Supporting vulnerable young people into work

by James Plunket in Didcot, England, United Kingdom

Total raised £50,672

raised so far



We are raising funds to support operational costs of our education, employability and wellbeing programmes.

by James Plunket in Didcot, England, United Kingdom

 New stretch target

Working with National partners

As an early and active member of the Youth Employment Group, brought together by Impetus (Private Equity Foundation) and the Youth Endowment Fund, SOFEA continues to work with a range of voluntary sector partners to address the educational and employment inequalities that leave many disadvantaged young people at risk of poor qualifications and job prospects.

Our work with the Local Enterprise Partnerships in Oxfordshire and South East Midlands provides links to local employers that are able to provide work experience, apprenticeships and full employment for our young people.

The cost of youth unemployment

Data from the Learning & Work Institute (March 2022) shows that younger people with fewer qualifications, soft skills (emotional resilience, teamwork, communication) and technical skills find it increasingly difficult to secure work in a competitive jobs market recovering from the Covid pandemic and with relatively low unemployment. In such a marketplace, less-qualified young people risk becoming long-term NEET and costing the state significant amounts of money in benefits and support. 

Furthermore, the economic cost of youth unemployment linked to lost productivity and tax revenues was forecast to be £9.8bn in 2022.

UK Government figures (August 2023) show that 524,000 young people (16-24) are unemployed or economically inactive. Using the 2022 forecast cost of unemployment, this equates to £18,700 per young person.

SOFEA's value and return-on-investment

By comparison, SOFEA’s employability programme, run from our Didcot and Milton Keynes sites, will cost £466,000 during our financial year (July 2023 to June 2024), equating to £1,200 for each of the 390 young people supported – representing a 15-times return on investment for supporting young NEETs into meaningful and engaging education, employment or training.


SOFEA is an education and training charity enabling disadvantaged young people to (re)engage with learning, skills training and work. We support young people aged 16-25 at our Didcot and Milton Keynes sites running FareShare food redistribution operations across the Thames Valley and South Midlands. Young people are referred by schools and colleges, pupil referral units, social services, Child and Adolescent Mental Health Services (CAMHS) and the police. Many are at risk of becoming long-term NEET, leading to a life of poor qualifications, low skills, insecure work or unemployment.

About the Project

The interests and capabilities of people living in disadvantaged communities are easily squashed by systems that favour wealth, education and social standing. Whilst opportunities are not equal or equitable, SOFEA successfully supports learners and trainees from different ethnic backgrounds through its academic, training, wellbeing and social programmes. Our work with partners helps to progress young people into further education, volunteering, apprenticeships and full employment, improving physical health and mental wellbeing whilst developing and strengthening social cohesion.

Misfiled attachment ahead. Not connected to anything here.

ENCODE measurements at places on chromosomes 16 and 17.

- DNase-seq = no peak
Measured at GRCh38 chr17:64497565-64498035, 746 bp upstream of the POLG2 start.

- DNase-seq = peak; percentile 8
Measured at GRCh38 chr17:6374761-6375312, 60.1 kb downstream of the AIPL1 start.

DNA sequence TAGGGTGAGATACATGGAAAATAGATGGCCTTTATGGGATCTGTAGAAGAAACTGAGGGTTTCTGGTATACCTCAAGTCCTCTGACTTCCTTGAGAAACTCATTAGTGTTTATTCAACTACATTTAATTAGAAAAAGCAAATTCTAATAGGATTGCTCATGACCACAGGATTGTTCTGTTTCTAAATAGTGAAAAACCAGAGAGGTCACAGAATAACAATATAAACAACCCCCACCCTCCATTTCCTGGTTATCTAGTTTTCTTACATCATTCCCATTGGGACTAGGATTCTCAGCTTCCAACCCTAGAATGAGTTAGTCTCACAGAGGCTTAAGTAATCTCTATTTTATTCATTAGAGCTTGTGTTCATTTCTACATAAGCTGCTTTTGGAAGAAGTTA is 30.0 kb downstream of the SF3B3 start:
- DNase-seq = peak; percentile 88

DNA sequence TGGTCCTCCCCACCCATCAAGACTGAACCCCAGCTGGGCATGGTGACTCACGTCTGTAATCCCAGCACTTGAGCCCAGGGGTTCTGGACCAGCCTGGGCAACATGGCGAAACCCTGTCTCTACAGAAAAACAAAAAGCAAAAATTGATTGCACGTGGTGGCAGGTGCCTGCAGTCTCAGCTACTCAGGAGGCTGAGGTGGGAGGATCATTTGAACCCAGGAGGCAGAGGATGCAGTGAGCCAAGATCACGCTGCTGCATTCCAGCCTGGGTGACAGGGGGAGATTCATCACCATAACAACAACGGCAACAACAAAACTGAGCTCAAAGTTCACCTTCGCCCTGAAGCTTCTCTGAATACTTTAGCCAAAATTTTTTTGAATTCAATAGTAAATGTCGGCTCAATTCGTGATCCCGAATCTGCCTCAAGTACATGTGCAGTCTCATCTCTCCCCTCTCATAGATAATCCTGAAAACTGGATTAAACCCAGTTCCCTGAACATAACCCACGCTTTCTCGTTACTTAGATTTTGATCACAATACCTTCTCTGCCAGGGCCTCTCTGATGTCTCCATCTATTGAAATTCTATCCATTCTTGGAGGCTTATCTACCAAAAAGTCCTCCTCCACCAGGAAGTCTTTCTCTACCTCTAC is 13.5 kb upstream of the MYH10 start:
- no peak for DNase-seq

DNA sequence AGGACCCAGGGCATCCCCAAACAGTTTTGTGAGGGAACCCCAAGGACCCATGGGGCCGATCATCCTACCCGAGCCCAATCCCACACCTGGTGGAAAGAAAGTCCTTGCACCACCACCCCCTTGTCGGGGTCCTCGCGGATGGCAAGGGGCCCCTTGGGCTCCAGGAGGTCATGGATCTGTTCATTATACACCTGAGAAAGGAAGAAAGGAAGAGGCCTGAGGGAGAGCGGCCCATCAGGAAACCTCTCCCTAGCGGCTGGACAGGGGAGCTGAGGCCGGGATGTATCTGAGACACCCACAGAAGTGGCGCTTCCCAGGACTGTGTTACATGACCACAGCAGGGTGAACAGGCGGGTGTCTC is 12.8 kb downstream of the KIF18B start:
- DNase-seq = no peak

Whilst our young people have common issues and needs, they support each other and work together without stigma or judgement.

With many young people coming to us having grown up in adversity, we acknowledge the complexities, conflicts and disruptions of their family, self-belief and personal aspirations. We hold the emotional wellbeing of each young person by building trust and providing mentoring and coaching within safe places across a range of activities and specialist programmes.

SOFEA’s specialist support workers help young people to address and overcome deep-rooted emotions and responses in an empathic and sustained way, improving their ability to engage in positive behaviours and improve critical thinking skills. In turn, they become less disruptive, more engaged and positively involved with their education, training and social activities. Our young people attend regularly, make academic progress and improve across all social, behavioural and emotional markers.



Monitoring and evaluating success

We use Impact Tracker to monitor and evaluate the progress and achievements of each young person, noting classes attended, exams taken, courses completed, qualifications achieved, extracurricular activities participated in. 

All therapeutic records are maintained using the confidential NHS RIO system. 

We track the wellbeing of young people using WEMWBS (Warwick Edinburgh Mental Well-Being Scale). 

These systems provide quantitative and qualitative data that can be collated and used by our teams to evaluate the effectiveness of certain interventions for each cohort and individual. Where possible, adaptations to each programme delivery can be made to optimise the outcomes for each learner and trainee.

These data can be used to relate the number moving from NEET to EET. Such data is captured, tracked, evaluated and presented as a percentage of the cohort at the end of the programme.

We expect to support 390 young people through our employability programme.

Our use of funds

The money raised will help to fund 6 specialist support workers in our education, employability and wellbeing programmes

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